PrEParing for the next chapter of HIV prevention in Myanmar
Two young men are sitting on a couch scrolling on their phones when May Oo, a famous makeup artist and lesbian, gay, bisexual, transgender, and queer (LGBTQ) activist in Myanmar, joins them wearing a face mask and carrying a bag of drinks. He announces that a friend who works at an HIV clinic in Yangon told him that pre-exposure prophylaxis, or PrEP, is now available in Myanmar. As one friend is unaware of PrEP, May Oo shares his knowledge, also informing anyone else wo would like to listen in.
This scene, from a video shared on the Facebook pages of implementing partners of the USAID HIV/AIDS Flagship (UHF) Project, is one of several to raise awareness and demand PrEP as a prevention tool for men who have sex with men and transgender women in Myanmar. In these videos by celebrated members of the LGBTQ community and other educational posts, questions covered include what PrEP is, why it should be taken, and where to get it. As May Oo’s friend in the video puts it, ‘PrEP is a drug that can prevent HIV.’
Since 2016, PrEP has been included as a priority intervention in Myanmar’s National Strategic Plan on HIV/AIDS following recommendation by the World Health Organization that it be used as an essential part of HIV prevention services. It was also an objective of the UHF Project to introduce PrEP in Myanmar and integrate it into existing HIV services, since the project’s inception in August 2017.
The UHF Project, overseen by UNAIDS Myanmar and the non-governmental organisation Community Partners International, aims to develop, implement, and scale up innovative, cost-effective approaches to the HIV care cascade in Myanmar. As one of the innovative HIV prevention activities under the National Strategic Plan IV (2020-2025), the initial 18-month PrEP demonstration project began in July 2020 at three clinics in Yangon for men who have sex with men and transgender people.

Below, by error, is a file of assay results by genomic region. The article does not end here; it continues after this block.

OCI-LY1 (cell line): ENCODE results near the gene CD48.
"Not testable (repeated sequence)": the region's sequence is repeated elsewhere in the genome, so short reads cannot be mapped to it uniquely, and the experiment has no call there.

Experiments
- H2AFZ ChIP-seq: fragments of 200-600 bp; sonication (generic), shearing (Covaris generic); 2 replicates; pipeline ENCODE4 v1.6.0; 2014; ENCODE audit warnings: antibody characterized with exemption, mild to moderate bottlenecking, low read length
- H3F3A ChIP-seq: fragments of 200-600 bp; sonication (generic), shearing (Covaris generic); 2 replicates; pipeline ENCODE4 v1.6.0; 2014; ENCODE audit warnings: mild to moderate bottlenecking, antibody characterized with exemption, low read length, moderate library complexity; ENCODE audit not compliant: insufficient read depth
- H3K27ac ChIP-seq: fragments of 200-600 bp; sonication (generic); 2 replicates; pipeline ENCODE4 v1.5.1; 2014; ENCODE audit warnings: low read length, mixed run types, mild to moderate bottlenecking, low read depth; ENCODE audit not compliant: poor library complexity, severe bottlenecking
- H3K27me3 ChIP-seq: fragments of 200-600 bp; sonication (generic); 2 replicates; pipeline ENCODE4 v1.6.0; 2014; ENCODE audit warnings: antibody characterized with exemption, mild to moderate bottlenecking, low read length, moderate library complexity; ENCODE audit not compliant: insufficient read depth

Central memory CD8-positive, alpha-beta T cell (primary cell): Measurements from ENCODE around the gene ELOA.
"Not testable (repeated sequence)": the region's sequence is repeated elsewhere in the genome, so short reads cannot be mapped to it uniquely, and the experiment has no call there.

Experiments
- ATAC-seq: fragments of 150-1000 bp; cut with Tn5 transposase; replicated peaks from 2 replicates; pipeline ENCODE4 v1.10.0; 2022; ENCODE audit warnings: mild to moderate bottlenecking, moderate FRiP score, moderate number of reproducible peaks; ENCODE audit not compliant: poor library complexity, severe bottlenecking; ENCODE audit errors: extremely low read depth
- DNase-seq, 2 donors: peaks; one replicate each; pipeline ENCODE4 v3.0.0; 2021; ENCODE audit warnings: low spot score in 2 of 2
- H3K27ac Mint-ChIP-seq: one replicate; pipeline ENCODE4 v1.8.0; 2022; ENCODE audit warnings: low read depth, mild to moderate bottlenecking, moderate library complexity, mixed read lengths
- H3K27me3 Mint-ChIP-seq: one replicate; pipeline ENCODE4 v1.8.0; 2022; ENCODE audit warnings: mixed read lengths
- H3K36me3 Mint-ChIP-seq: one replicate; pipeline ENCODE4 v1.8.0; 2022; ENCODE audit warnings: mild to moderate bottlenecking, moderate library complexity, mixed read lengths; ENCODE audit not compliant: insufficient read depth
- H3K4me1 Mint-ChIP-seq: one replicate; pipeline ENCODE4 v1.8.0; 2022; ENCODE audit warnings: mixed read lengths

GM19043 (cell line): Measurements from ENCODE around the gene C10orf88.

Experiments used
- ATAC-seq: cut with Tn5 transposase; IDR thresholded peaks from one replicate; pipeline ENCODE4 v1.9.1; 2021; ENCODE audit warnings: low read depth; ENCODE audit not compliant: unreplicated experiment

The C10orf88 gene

Along with the pilot was a plan to expand the project for people who inject drugs in Kachin State since the UHF Project’s overarching goal is to foster interventions such as PrEP for Myanmar’s four key populations at highest risk for HIV—people who inject drugs, men who have sex with men, transgender people, and female sex workers in the five states and regions with the highest burden of HIV—Kachin and Shan States and Mandalay, Sagaing, and Yangon.
Formative assessments conducted prior to the inception of these PrEP services indicated that PrEP awareness in Myanmar was very low. Fewer than a quarter of focus group participants—comprised of men who have sex with men, transgender women, and people who inject drugs—had heard of PrEP prior to the assessment. Service providers interviewed as part of the assessments also described low PrEP awareness among their clients.
Once educated about PrEP, however, most study participants agreed that PrEP would benefit their communities and that people at risk would be interested and willing to take PrEP. Awareness raising and community education have been one of the UHF Project’s focuses to increase PrEP uptake in Myanmar.
That is where videos such as May Oo’s are important. By using celebrities, private chat groups, and informational posts alongside interactive follow up by service providers for recruitment of PrEP clients, implementing partners not only educate people at risk for HIV on PrEP as a prevention option but also address the stigma around it.
Respondents to a midterm analysis conducted one year into the PrEP project reported that Facebook was the primary source of PrEP information and education, as the potentially more effective approach of fully-fledged in-person outreach is not feasible in the country’s current situation.
‘There are many in rural areas who do not have access to or use social media platforms,’ reports Ma Shin Thant, a PrEP client and activist currently based in Mandalay for her work with transgender women. As PrEP is currently only available in Yangon, Ma Shin Thant is fortunate that she can afford access to required testing and PrEP delivery in Mandalay.
‘The next chapter of PrEP in Myanmar calls for greater political commitment, more resources, a decentralised and simplified delivery system, and innovative community-centred approaches to ensure access by populations who need PrEP,’ concurs Rangaiyan Gurumurthy, UNAIDS Myanmar Country Director. ‘Moving from the demonstration phase to reaching scale with epidemic impact is now necessary.’